The Copenhagen Accord arrived at during the climate summit will instantly forgive the industrialised countries’ historical responsibility for climate change, eliminate the distinction between developed and developing countries, and fatally undermine efforts to renew the Kyoto Protocol. This will be disastrous for the climate, and for India’s most vulnerable communities, says the Centre for Science and Environment (CSE).
Accusing India of buckling under pressure in Copenhagen, the CSE, in a statement, said the Copenhagen Accord (which has not been adopted by the Conference of Parties) agrees to weak and non-legally binding commitments from the developed world. The agreement will be disastrous for the world, particularly the poor and the most vulnerable, as it will allow emissions to increase in the rich world.
The Copenhagen Accord agrees to a process which will ultimately kill the Kyoto Protocol and undermine the legitimacy of the United Nations Framework Convention on Climate Change (UNFCCC). It changes the framework based on equity and historical emissions.
It states that actions by developing countries which are not supported through international finance and technology also be open to “international consultation and analysis,” which could become a backhand way of bringing in international commitments on these countries. This is euphemistic language for international monitoring, reporting and verification, the statement said.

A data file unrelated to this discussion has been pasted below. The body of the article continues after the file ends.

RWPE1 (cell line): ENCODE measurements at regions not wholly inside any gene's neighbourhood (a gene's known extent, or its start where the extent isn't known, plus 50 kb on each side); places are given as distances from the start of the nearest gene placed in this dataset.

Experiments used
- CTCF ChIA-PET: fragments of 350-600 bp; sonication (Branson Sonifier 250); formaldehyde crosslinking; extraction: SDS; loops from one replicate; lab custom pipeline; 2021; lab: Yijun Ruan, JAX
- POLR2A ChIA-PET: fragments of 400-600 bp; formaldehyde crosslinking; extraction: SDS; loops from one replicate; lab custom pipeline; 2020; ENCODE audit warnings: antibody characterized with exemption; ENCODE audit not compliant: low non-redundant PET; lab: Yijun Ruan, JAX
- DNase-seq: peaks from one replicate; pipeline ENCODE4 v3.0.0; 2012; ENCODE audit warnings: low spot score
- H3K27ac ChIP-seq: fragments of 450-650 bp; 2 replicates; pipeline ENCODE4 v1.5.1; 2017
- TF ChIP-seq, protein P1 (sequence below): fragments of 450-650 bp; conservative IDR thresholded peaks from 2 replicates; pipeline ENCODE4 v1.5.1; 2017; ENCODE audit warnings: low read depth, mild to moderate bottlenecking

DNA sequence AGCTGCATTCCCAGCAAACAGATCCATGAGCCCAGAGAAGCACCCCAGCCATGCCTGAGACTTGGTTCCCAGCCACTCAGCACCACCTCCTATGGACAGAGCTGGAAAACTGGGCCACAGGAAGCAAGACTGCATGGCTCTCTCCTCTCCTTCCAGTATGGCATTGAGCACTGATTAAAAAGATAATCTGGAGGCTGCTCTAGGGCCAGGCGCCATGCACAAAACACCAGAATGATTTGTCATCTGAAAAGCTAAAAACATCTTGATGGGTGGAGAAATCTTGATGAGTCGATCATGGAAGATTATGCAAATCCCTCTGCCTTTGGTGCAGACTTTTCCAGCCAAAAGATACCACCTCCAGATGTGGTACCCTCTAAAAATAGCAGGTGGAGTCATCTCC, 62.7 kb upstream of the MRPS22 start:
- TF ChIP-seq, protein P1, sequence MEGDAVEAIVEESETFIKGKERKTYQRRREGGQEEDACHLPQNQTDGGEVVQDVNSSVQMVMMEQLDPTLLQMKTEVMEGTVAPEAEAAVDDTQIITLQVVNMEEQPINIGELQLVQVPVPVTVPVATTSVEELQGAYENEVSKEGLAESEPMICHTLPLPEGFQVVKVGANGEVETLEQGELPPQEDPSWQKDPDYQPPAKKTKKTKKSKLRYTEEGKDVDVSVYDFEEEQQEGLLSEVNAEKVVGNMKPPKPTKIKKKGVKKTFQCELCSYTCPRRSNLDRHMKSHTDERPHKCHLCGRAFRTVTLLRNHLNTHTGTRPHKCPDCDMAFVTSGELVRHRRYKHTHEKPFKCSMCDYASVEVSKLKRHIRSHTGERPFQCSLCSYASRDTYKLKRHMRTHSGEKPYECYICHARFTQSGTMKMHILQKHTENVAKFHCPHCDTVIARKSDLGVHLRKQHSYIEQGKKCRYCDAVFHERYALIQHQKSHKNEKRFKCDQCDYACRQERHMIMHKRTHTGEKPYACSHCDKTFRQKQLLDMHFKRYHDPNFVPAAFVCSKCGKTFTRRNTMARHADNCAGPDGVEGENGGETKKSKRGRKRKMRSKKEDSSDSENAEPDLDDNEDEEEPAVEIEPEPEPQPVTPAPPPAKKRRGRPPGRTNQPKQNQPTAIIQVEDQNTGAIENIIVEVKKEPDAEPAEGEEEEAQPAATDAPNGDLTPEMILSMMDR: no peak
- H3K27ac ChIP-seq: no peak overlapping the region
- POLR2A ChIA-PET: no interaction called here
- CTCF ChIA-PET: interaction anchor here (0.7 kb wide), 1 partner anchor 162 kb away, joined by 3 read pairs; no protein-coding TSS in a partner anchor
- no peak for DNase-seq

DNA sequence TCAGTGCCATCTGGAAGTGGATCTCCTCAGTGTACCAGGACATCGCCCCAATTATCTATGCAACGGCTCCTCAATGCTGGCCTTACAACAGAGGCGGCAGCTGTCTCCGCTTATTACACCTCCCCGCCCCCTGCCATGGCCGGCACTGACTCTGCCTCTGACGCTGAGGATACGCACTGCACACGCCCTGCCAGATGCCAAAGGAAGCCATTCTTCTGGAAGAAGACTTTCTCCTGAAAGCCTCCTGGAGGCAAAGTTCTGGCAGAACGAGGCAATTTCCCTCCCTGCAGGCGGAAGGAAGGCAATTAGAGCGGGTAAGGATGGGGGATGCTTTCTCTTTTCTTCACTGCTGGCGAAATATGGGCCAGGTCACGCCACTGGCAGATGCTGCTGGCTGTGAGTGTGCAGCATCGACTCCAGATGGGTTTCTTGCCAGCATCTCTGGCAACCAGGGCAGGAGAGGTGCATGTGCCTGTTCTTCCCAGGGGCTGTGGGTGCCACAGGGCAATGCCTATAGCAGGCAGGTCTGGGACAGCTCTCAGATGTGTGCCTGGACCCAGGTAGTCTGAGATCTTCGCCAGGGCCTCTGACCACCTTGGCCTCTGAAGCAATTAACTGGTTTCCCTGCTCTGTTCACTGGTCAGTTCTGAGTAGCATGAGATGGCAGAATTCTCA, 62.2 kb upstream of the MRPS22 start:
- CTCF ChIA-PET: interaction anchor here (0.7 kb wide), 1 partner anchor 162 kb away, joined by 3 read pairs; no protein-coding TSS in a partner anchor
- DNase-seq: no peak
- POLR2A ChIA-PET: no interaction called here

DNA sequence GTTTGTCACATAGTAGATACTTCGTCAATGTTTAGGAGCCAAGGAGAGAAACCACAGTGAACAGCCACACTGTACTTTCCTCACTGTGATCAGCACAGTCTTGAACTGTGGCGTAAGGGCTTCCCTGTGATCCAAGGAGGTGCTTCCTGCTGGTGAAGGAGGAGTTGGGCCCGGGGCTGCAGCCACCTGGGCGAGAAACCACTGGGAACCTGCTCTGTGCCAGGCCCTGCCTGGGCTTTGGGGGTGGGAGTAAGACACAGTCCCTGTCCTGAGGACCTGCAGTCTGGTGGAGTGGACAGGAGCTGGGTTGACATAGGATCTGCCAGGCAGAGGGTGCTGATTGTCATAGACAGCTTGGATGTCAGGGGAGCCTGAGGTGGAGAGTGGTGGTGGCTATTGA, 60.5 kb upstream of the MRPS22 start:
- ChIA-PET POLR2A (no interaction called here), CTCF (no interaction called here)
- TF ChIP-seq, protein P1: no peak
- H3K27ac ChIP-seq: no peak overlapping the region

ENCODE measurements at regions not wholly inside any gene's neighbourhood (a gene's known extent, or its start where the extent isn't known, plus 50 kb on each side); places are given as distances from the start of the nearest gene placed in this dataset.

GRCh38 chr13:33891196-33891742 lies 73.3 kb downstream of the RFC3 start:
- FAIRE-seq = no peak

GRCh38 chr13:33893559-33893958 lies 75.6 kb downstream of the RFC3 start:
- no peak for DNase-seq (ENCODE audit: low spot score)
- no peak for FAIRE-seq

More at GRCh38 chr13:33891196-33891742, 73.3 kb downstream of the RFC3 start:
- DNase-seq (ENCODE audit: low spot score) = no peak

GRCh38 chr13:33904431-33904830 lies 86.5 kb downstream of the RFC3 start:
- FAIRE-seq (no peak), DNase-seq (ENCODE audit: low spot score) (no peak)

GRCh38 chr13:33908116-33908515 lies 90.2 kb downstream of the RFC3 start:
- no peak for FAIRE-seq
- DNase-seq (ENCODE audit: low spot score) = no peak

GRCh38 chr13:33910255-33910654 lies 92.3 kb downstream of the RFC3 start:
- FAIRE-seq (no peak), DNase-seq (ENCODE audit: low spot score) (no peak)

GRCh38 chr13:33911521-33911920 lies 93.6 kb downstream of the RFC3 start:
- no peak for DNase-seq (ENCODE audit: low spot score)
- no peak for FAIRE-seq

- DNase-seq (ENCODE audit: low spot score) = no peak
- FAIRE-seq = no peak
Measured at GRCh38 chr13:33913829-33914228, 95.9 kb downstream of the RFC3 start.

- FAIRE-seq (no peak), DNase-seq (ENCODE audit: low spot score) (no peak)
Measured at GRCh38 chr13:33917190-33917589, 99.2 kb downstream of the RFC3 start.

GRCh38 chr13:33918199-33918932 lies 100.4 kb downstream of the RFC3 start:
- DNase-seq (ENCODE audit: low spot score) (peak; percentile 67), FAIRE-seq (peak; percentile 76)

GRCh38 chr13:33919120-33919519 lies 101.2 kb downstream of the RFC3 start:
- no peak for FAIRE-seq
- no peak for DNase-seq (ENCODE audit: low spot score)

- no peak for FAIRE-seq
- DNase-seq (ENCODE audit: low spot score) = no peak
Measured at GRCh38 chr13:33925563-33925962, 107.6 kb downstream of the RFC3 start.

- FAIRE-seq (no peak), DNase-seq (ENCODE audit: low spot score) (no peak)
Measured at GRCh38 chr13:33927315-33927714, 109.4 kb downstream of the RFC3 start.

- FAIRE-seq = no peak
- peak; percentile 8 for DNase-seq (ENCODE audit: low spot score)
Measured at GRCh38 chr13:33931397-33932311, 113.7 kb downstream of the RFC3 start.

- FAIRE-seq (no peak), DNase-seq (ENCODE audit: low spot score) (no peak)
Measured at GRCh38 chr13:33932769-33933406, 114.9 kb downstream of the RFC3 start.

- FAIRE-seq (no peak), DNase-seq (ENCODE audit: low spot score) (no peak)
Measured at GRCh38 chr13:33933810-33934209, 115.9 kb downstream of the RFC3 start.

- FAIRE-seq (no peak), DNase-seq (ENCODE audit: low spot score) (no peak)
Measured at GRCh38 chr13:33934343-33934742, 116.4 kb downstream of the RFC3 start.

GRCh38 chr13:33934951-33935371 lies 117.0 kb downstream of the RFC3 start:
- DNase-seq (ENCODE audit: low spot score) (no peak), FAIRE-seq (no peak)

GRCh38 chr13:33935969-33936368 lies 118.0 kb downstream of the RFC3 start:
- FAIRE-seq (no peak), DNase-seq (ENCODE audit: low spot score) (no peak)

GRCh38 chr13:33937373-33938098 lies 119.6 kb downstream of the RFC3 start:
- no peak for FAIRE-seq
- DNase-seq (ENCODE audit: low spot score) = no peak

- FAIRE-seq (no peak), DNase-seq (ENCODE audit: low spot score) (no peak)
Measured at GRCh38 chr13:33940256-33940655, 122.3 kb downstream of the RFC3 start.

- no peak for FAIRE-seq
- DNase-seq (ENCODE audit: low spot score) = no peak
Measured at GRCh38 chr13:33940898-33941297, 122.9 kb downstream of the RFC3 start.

Greenpeace, an international non-governmental organisation working on environment issues, said global leaders had failed to act to avert a catastrophic change.
Reacting to the “deal” on climate change arrived at in Copenhagen, Greenpeace said a weak outcome had emerged from the talks.
“The deal is not ambitious, is unfair, not legally binding and likely to put the world on a path to at least a 3 degrees Celsius temperature rise. The Indian government’s attitude to climate change this year showed that it is willing to shoulder responsibility and be a global player on climate action. The Prime Minister had gone to Copenhagen from a position of strength only to squander it to a near-farcical accord and a weak outcome. He failed India and the world when he let the U.S. and developed countries off the hook,” the statement said.
“World leaders had a once in a generation chance to change the world for good, to avert catastrophic climate change. In the end they produced a poor deal full of loopholes big enough to fly Air Force One through. We have seen a year of crises, but today it is clear that the biggest crisis facing humanity is a leadership crisis,” the statement said.
“Climate science says we have only a few years left to halt the rise in emissions before making the kind of rapid reductions that would give us the best chance of avoiding dangerous climate change. We cannot change that science, so instead we will have to change the politics — and we may well have to change the politicians,” Greenpeace said.